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Title:

Biosafety Professionals: A Role in the Pandemic Response Team

Authors:
Kelsey Lane Warmbrod, Jennifer Cole, C. Matthew Sharkey, Aparupa Sengupta, Nancy Connell, Rocco Casagrande, Patricia Delarosa
Date posted:
August 24, 2021
Publication type:
Commentary
Publication:
Health Secur. 2021 August
Publisher:
Mary Ann Liebert, Inc.
DOI:
10.1089/HS.2021.0015
See also:
Introduction:

The COVID-19 pandemic has affected all aspects of “normal” life in the United States, demonstrating weaknesses in pandemic preparedness and response. While several novel initiatives have been implemented since the start of the COVID-19 pandemic, not all available resources have been deployed to their maximum potential—biosafety professionals are one such resource that could be better used to support local pandemic response.

Biosafety is an applied science used to reduce biological risks while allowing for continuity of operations. In biological research laboratories, biosafety professionals balance science, safety, and security interests by promoting responsible conduct and applying mitigation strategies (eg, engineering controls, administrative controls, personal protective equipment) to reduce risk.1 While biosafety professionals typically work in laboratory or clinical settings, their knowledge and skill sets can be used to conduct on-the-ground data collection of person, place, and time information and to assess individual biological risks that can contribute to innovative epidemiological surveillance initiatives, such as wastewater testing and collection. Biosafety professionals can be ideal resources to support businesses, municipalities, schools, churches, and other community settings in creating reopening plans or providing advice on risk mitigation during communicable disease emergencies, especially when local public health practitioners are overwhelmed with other duties. Many biosafety professionals come from a biological science background and can also help fill gaps in collecting local epidemiological data, lend scientific rigor to experimental design requirements, and expand and support local epidemiological efforts.

The World Health Organization has called for evidence-based guidance on how to increase or reduce mitigation guidance relative to the level of risk and degree of viral spread in a community.2 This is a call that biosafety professionals are well positioned to answer at the strategic, operational, and individual levels. A biosafety risk assessment, ideally conducted at the beginning of the process, is agent-specific and includes critical workflows for completing tasks in a specified location, which makes the analysis responsive to local conditions. It combines epidemiological data with knowledge of pathogen transmission, the physics of aerosols and droplet nuclei, and disease transmission routes—all topics critical to the control of COVID-19 community spread.3 Biosafety applies a cross-disciplinary approach to infection control; in the United States, this approach is modeled on the National Institute for Occupational Safety and Health hierarchy of controls,4 which leverages behavioral modification, building design, and engineering and equipment and defines layered protection around the individual, community, or environment. These targeted risk mitigation skills are adaptable and extremely useful for advising individuals, institutions, and communities on how to best adopt the pandemic guidance received from federal, state, local, tribal, and territorial (FSLTT) authorities to specific circumstances.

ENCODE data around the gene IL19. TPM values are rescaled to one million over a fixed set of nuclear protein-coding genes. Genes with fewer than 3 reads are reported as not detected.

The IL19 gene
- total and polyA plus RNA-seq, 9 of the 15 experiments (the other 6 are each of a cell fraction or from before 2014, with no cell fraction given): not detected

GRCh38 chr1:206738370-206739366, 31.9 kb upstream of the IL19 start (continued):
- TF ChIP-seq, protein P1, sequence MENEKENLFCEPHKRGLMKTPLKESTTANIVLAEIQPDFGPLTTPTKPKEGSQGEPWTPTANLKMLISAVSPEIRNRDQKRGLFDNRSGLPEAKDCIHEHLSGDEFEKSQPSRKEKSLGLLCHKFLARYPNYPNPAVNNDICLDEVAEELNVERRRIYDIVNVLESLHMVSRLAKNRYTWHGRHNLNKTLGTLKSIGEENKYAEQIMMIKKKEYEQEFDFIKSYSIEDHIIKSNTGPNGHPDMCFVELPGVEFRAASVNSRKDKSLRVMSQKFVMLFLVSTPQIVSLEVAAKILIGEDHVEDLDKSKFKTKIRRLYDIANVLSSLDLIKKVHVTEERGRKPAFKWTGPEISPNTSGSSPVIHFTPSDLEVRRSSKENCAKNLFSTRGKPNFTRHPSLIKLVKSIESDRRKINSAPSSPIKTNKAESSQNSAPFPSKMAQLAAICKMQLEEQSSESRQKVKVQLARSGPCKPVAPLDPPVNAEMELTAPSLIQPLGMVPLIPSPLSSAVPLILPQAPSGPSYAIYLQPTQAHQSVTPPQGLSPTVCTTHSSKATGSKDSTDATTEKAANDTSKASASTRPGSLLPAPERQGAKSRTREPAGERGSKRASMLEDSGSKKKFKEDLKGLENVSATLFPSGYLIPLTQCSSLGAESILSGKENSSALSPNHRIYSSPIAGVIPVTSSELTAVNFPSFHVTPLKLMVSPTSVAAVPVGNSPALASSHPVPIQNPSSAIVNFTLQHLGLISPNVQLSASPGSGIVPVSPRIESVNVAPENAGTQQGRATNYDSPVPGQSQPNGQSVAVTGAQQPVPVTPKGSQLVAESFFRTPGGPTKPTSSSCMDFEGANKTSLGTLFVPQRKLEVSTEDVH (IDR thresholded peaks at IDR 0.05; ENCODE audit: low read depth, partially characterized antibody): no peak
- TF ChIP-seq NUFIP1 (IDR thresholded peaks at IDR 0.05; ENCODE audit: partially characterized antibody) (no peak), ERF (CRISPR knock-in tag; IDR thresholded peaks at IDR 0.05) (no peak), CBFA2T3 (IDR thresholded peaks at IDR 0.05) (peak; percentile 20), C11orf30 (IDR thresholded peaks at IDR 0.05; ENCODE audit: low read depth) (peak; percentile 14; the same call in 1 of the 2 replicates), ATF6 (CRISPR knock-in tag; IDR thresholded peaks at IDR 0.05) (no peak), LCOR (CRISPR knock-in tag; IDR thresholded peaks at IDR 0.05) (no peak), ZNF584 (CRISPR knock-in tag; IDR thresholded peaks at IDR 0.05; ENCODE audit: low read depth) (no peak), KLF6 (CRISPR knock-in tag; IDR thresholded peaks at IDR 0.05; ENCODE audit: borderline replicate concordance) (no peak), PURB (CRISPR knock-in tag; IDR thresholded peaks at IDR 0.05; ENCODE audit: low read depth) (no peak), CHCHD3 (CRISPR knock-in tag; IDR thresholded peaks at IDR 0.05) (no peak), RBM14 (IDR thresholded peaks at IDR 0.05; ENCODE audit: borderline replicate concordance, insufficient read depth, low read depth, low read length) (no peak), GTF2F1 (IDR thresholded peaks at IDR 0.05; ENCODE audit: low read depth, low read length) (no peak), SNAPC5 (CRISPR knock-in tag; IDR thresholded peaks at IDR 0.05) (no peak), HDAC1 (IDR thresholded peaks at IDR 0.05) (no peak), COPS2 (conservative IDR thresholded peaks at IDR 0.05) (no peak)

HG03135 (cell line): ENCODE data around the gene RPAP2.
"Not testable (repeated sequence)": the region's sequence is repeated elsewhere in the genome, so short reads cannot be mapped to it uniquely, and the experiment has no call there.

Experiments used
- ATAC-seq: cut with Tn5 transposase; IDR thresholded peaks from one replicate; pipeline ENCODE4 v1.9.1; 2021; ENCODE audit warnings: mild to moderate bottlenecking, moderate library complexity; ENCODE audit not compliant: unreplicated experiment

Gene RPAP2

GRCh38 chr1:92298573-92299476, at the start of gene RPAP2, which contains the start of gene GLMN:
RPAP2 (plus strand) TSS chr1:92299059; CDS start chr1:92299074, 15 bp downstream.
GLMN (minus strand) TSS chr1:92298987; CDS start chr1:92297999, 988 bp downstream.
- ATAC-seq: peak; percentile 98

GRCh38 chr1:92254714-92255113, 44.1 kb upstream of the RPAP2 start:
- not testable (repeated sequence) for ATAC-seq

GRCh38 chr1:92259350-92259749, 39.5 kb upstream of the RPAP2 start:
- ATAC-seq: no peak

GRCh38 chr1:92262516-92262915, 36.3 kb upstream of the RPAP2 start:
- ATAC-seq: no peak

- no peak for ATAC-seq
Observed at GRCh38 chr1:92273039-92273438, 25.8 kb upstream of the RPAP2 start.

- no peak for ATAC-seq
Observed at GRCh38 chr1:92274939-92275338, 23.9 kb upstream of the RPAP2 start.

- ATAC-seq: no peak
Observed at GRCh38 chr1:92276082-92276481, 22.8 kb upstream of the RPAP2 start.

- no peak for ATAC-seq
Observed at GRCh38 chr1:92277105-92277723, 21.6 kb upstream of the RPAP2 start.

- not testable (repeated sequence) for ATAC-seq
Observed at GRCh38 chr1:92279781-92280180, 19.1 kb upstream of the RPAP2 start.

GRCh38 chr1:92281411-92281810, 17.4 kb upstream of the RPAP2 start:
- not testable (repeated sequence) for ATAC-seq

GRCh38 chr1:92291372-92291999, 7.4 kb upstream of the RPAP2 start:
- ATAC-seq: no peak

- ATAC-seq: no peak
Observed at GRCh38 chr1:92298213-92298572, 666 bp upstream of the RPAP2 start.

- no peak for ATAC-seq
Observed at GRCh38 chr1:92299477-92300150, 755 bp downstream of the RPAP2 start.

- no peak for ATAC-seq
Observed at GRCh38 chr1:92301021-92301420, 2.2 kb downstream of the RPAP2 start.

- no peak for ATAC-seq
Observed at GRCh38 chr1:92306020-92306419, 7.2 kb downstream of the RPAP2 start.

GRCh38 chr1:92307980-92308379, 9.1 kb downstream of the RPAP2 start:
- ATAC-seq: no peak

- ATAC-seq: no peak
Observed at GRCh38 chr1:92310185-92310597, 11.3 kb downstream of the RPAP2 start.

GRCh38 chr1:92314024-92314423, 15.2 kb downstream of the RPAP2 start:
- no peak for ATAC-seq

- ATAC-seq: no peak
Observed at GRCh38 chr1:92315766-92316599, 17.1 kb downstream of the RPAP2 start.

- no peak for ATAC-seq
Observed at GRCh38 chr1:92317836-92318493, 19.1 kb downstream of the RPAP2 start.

Outside of the laboratory, there are multiple examples of collaboration between biosafety, public health, and animal health professionals. Biosafety professionals successfully responded as surge capacity workers during the 2014-2016 Ebola outbreak, establishing safe working conditions in clinical laboratories and hospitals in West Africa and helping clinicians across the United States determine the appropriate personal protective equipment for US hospitals.5,6 During agricultural epidemics with potential for economic impact or spread to human populations, such as the avian influenza A outbreaks of 2014 and 2017 in the US Midwest, biosafety professionals worked with farming communities to establish best practices for decontamination of barns and disposal of dead birds.7 However, biosafety consultations during epidemics have been largely ad hoc because, prior to the COVID-19 pandemic, no formal mechanism existed for identifying and engaging biosafety professionals to support local pandemic planning and response.

 

 

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